April 1 – FIFA is to set up an emergency fund to help the football industry amid growing fears the coronavirus crisis could bring the sport to its knees.
The pandemic has thrown football into uncharted territory with the majority of leagues around the world suspended. In Belarus, Nicaragua and Burundi, the ball continues to roll, but there is no doubt that the coronavirus outbreak will create economic havoc in football.
The early signs of gaming’s biggest crisis since World War II have been ominous. Barcelona and Juventus players have already taken pay cuts, as have Bundesliga clubs with Premier League clubs likely to follow suit. In France, Canal+ and BeIN Sports are delaying the release of a planned payment of 110 million euros in TV rights. In Uruguay, the FA have furloughed their staff and in the Netherlands football will not return, on government orders, until June 1 at the earliest.
In response to the crisis, the world federation will draw on its financial reserves, which amounted to 2.75 billion dollars in 2019, to deal with the institutional crisis of the game.
“FIFA is in a solid financial position and it is our duty to do all we can to help them at this difficult time,” FIFA said in a statement. “FIFA is working on possibilities to provide assistance to the football community around the world after carrying out a comprehensive assessment of the financial impact this pandemic will have on football.”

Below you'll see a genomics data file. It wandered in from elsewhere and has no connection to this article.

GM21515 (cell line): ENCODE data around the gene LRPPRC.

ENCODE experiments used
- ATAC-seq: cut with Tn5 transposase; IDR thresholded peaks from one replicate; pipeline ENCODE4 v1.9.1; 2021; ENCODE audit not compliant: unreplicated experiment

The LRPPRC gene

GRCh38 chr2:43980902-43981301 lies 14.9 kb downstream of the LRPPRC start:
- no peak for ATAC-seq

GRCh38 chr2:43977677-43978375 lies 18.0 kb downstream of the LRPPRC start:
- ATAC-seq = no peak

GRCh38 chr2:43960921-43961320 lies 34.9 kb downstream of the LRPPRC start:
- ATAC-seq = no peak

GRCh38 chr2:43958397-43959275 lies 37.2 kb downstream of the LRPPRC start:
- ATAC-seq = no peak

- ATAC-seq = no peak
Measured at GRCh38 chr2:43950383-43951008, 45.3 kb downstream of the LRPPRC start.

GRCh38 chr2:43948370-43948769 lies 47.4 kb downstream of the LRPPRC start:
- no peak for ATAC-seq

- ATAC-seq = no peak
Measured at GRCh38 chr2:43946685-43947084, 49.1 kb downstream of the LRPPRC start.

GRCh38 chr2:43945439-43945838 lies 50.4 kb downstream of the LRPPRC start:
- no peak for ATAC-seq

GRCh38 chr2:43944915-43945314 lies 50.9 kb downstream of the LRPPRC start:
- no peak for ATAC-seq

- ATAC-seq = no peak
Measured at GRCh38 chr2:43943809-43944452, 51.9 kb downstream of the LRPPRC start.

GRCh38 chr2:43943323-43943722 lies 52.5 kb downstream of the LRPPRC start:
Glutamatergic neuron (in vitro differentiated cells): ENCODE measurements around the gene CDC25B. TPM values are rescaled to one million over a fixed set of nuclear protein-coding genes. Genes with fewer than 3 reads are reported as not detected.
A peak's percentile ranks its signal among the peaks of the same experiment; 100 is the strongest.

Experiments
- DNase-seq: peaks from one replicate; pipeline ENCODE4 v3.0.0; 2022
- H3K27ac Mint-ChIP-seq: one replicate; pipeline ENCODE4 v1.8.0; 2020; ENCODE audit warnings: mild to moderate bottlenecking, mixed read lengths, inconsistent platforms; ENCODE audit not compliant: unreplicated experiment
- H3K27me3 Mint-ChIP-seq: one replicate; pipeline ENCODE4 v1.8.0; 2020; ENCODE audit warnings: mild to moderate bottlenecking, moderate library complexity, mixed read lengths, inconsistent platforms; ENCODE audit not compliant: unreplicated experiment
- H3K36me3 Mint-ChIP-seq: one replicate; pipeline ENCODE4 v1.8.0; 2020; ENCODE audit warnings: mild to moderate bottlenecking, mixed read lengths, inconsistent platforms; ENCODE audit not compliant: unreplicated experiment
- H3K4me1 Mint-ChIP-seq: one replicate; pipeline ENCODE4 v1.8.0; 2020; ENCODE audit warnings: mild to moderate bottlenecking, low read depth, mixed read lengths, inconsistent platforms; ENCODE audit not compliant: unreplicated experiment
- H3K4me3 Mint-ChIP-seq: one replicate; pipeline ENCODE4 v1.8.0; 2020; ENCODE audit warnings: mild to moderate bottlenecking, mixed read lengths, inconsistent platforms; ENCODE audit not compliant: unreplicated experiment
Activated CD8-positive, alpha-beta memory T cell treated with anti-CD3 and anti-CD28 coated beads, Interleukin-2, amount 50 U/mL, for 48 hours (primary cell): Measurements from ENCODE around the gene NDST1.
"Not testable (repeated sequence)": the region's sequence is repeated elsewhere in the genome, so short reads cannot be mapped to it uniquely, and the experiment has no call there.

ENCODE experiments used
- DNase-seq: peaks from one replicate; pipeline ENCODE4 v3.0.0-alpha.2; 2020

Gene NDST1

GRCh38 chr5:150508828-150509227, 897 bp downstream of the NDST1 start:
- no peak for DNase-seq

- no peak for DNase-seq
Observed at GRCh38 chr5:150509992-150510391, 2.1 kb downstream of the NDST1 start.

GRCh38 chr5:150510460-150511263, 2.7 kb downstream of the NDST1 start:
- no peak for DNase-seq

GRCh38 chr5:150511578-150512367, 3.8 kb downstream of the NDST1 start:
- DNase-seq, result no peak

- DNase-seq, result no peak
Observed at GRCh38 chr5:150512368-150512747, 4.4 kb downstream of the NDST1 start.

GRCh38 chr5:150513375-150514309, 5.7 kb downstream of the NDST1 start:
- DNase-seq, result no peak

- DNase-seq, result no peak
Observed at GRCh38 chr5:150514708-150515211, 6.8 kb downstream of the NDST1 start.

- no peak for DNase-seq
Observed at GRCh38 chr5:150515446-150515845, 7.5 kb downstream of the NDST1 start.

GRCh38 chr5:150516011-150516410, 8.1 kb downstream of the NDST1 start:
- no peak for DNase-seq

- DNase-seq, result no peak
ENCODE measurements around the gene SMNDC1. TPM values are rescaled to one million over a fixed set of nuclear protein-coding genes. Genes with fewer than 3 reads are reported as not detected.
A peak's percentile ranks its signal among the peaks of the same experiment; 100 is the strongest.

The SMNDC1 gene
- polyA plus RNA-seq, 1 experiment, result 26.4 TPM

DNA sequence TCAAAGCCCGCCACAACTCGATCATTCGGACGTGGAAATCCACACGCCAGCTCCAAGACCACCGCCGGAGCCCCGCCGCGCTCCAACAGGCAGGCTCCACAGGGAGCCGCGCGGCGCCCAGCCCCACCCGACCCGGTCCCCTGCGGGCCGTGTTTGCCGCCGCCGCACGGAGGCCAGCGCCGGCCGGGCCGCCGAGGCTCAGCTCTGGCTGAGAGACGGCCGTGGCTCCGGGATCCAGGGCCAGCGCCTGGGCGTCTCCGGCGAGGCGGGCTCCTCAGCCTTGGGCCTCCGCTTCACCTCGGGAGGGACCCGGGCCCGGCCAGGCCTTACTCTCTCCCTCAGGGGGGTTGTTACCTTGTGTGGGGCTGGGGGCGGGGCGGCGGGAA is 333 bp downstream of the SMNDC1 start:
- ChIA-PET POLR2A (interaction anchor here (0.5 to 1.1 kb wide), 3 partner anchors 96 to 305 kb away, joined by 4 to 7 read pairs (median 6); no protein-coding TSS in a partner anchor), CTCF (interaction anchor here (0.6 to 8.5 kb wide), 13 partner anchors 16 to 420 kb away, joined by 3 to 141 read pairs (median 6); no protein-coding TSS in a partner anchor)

“The Football Relief Fund” is said to be unique in sport, with no other major sporting governing body drawing up similar plans at the time of writing, and would mirror the response of governments around the world to offer national economies a lifeline. rescue amid lockdowns. This decision would require the approval of the FIFA Council. The criteria for distributing the money remain under discussion, as well as the internal management of the fund.
“The football community around the world is, to a greater or lesser extent, experiencing serious financial problems due to the coronavirus outbreak,” FIFA said. “This threatens to disrupt and damage the ability of FIFA Member Associations and other football organizations such as leagues and clubs to develop, fund and manage football activities at all levels of the game, including professional, non-professional, youth and grassroots football.
“It is expected that in many parts of the world, a considerable number of people involved in football, men and women, will find themselves in extremely difficult economic conditions.”
The world federation runs the “Forward Development Program” to redistribute FIFA’s vast wealth to its member associations. Under this program, FIFA pays $6 million to each member association over a four-year program.
Contact the author of this story, Samindra Kunti, at moc.l1642791055laboratory1642791055ofdlr1642791055howdi1642791055[email protected]1642791055fni1642791055